7 Common Paid Search Mistakes (And How to Fix Them)

January 15, 2020
By iQ Staff
Magnifying glass focusing on a pattern of dollar signs on a green background.

If you want to know the power of paid search, just look at how much companies are investing in it. Advertisers spent $48.4 billion on paid search in 2018 — that’s an increase of 19.2 percent from 2017, according to the Interactive Advertising Bureau.

Paid search can do wonders for your business, if used correctly. Here are some tips for avoiding the top seven paid search mistakes.

 

1. Set it and forget it

What makes digital marketing great is that you can continuously optimize your campaign. Yet, many marketers set up campaigns and let them run without ever fine tuning them.

Check in with your internal team monthly to make sure your campaign reflects what is happening in your company. If you have a lot of one type of stock, you could increase your ad spend that month in that specific ad group. If you’re short staffed in one department, perhaps you pause the ad group that you’ve been running to promote their services.

You could also update keywords by reviewing search queries, check the quality of your calls and tweak your landing page or ads to further optimize your campaign.

 

2. Automating with Smart Campaigns

Google has made paid search accessible with its launch of Smart campaigns. Designed for small businesses with little to no digital marketing experience, this express version allows resource-constrained owners to manage their own campaigns. Unfortunately, it doesn’t provide a good experience for all customers.

A professional digital marketer will give you a better ROI and will put you in a stronger position to control and protect your brand image. If you’re thinking of building a paid search campaign, seek professional guidance.

 

3. Not creating a custom landing page

A custom landing page gives your visitors a seamless experience and a sense of direction. Your landing page should be logical and well designed to match the intentions of your searchers. And, with more than half of Google searches coming from mobile devices, it should be mobile friendly. Don’t forget to make your call to action clear and keep your key messages above the fold (visible without scrolling).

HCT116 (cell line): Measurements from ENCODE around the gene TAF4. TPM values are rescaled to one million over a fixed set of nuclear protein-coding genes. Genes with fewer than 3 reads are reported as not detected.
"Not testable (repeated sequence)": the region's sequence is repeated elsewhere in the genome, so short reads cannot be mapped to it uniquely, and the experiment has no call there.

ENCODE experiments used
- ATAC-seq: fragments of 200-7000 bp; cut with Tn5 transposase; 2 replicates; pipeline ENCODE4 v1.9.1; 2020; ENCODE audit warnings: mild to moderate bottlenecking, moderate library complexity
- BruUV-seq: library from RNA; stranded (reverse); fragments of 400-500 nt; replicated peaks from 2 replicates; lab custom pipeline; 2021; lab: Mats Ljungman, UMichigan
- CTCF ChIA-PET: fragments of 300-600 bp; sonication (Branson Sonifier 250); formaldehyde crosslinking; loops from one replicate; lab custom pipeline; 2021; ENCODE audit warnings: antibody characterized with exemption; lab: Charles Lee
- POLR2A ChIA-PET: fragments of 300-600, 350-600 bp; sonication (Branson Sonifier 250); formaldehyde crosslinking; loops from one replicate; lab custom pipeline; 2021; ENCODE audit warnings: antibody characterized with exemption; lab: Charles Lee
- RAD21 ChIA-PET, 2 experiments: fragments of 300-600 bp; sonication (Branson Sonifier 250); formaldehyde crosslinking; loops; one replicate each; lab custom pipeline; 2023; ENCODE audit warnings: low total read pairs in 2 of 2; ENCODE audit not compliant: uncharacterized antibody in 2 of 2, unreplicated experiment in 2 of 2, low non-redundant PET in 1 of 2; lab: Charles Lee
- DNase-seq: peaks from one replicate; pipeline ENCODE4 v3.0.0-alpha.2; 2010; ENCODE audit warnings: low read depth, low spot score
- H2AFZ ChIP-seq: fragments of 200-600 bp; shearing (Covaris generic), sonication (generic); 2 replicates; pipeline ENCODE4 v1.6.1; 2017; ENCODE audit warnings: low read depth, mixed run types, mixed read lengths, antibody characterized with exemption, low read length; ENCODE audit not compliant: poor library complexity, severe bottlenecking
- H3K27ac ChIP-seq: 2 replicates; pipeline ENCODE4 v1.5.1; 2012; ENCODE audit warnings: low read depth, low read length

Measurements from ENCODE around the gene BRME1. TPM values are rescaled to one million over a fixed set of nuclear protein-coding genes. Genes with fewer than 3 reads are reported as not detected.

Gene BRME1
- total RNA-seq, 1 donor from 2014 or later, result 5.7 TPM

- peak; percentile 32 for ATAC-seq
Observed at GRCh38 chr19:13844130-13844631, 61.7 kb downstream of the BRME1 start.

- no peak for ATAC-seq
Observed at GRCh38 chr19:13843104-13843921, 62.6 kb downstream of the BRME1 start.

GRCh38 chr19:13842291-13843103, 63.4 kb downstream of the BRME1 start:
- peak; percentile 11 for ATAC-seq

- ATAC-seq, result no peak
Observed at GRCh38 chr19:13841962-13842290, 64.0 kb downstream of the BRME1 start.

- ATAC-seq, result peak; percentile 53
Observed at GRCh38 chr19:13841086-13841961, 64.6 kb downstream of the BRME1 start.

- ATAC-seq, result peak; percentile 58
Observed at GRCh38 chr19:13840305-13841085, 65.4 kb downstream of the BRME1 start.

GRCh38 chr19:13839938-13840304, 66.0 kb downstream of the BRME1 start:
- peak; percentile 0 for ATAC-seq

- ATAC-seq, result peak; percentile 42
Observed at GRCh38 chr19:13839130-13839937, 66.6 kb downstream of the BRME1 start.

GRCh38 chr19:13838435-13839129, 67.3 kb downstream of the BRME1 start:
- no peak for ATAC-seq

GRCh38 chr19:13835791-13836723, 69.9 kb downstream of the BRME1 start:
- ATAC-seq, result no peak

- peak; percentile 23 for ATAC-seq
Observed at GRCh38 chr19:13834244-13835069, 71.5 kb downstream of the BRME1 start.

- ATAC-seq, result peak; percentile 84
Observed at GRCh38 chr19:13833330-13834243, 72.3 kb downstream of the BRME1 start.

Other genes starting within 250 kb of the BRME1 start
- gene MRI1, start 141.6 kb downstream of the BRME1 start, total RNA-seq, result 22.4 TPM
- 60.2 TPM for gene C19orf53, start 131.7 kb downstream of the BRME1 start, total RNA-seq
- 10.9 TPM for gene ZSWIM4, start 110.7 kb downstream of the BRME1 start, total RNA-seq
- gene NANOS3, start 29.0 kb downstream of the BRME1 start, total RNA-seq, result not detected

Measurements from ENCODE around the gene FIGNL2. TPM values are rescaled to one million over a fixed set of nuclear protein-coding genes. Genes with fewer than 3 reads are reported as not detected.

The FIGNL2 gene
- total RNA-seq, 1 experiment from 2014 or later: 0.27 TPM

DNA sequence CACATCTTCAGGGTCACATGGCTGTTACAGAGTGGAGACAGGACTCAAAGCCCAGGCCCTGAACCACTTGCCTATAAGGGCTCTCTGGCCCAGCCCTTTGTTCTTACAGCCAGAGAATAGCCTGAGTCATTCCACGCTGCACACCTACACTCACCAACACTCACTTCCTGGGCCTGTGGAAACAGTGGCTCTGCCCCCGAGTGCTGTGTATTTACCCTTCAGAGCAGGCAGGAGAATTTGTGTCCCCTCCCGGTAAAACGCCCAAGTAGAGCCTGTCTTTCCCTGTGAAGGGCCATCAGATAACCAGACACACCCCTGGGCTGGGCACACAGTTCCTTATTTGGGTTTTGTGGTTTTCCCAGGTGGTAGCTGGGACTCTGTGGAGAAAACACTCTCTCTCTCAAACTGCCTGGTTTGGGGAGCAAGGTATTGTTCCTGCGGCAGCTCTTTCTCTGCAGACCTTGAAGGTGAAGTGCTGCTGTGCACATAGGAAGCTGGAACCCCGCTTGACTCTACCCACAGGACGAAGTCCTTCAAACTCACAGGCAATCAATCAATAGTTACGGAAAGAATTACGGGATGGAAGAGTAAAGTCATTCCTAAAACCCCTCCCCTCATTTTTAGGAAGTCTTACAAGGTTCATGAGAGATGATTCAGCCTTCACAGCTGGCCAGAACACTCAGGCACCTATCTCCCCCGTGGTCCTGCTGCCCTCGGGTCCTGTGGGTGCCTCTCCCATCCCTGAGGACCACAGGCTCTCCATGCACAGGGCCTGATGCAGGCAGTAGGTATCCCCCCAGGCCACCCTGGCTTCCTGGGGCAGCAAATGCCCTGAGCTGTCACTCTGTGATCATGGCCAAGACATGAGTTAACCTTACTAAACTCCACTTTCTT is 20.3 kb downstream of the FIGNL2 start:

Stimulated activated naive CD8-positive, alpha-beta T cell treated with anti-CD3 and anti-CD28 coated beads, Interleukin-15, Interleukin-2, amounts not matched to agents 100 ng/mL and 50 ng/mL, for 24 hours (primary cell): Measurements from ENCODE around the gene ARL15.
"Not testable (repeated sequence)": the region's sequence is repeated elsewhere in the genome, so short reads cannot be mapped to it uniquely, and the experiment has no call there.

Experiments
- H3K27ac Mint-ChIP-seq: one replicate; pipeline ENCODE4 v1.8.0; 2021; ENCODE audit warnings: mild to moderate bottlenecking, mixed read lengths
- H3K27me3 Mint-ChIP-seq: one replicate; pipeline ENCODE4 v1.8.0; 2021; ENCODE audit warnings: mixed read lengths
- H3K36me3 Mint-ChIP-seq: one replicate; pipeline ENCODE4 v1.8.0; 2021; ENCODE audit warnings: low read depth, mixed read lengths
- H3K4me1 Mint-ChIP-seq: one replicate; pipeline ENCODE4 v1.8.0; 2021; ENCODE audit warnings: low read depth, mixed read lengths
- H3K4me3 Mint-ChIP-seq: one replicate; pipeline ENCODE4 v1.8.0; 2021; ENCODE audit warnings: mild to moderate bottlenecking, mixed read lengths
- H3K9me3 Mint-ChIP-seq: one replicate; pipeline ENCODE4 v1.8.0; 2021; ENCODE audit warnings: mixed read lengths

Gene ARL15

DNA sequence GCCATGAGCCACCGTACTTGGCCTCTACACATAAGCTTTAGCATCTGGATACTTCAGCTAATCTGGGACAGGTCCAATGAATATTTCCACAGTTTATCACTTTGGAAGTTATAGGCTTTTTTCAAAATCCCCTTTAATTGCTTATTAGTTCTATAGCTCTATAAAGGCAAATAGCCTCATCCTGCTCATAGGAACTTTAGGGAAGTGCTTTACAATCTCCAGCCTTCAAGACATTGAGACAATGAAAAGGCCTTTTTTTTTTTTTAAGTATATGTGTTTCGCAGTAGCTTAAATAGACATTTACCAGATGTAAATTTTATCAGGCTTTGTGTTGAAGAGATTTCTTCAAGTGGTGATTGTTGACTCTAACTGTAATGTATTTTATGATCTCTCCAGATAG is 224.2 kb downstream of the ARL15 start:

“What makes digital marketing great is that you can continuously optimize your campaign.”

 

4. Conquesting without a strategy

Most companies would love to steal business from their top competitors, but the controversial practice of conquesting, or bidding on a competitor’s brand name, may not be the best way to do so. Without a good strategy, it could actually cause potential customers to become frustrated with your business and leave you with a large bill.

Instead of bidding on your competitor’s brand name, bid on specific products or services. Your ad might say “Brand A vs Brand B | Product Name | Compare Now & Save.” You could design your landing page as a product comparison page and help your customers learn about their options, rather than tricking them into visiting your site. When you aim to help a potential customer, you both win. Think about how you can target customers at different phases of the buying cycle and build keyword groups and ads based on their intent.

 

5. Only advertising on Google

Advertisers who use Google Ads exclusively aren’t just missing out on 10 percent of searches, they’re missing out on a group of quality consumers with unique demographic and geographic features.

Niche search engines like DuckDuckGo may be stealing away a very critical population of users from Google. According to recent reports, DuckDuckGo now handles over 40 million searches a day. The search engine saw a 17.6 percent increase in searches in just six months’ time (Jan – July 2019) and that isn’t a fluke. Young, tech savvy searchers who value privacy are contributing to DuckDuckGo’s growth, which has tripled over the past two years.

With fewer advertisers, Microsoft Advertising usually offers businesses a larger share of voice and a lower cost per click compared to Google. Advertisers can upload their keyword lists to both Google Ads and Microsoft Advertising to compare bids based on geography and check available search inventory.

 

6. Not considering device delivery

Device delivery is an often overlooked variable when planning your paid search campaign. If your customers are doing business-related research or prefer to purchase through desktop, make sure to deliver as many of your ads via desktop as possible. If you’re a restaurant or theater, mobile may be a better option for you. Knowing your customer and their path to purchase is critical to optimizing your campaign so you can better reach them where they’re at.

 

7. Not measuring your results

Setting goals and measuring the results of your paid search campaign allows you to quantify your success and make adjustments when your ads don’t perform quite as well as you’d hoped. Whenever you launch a new campaign or build a new landing page, make sure you consider your objectives and how you will measure your success.

Take a look at your 2020 digital marketing strategy to see if any of these pitfalls sound familiar. Addressing weaknesses in your paid search campaign will improve your ROI and help you achieve your overall marketing goals.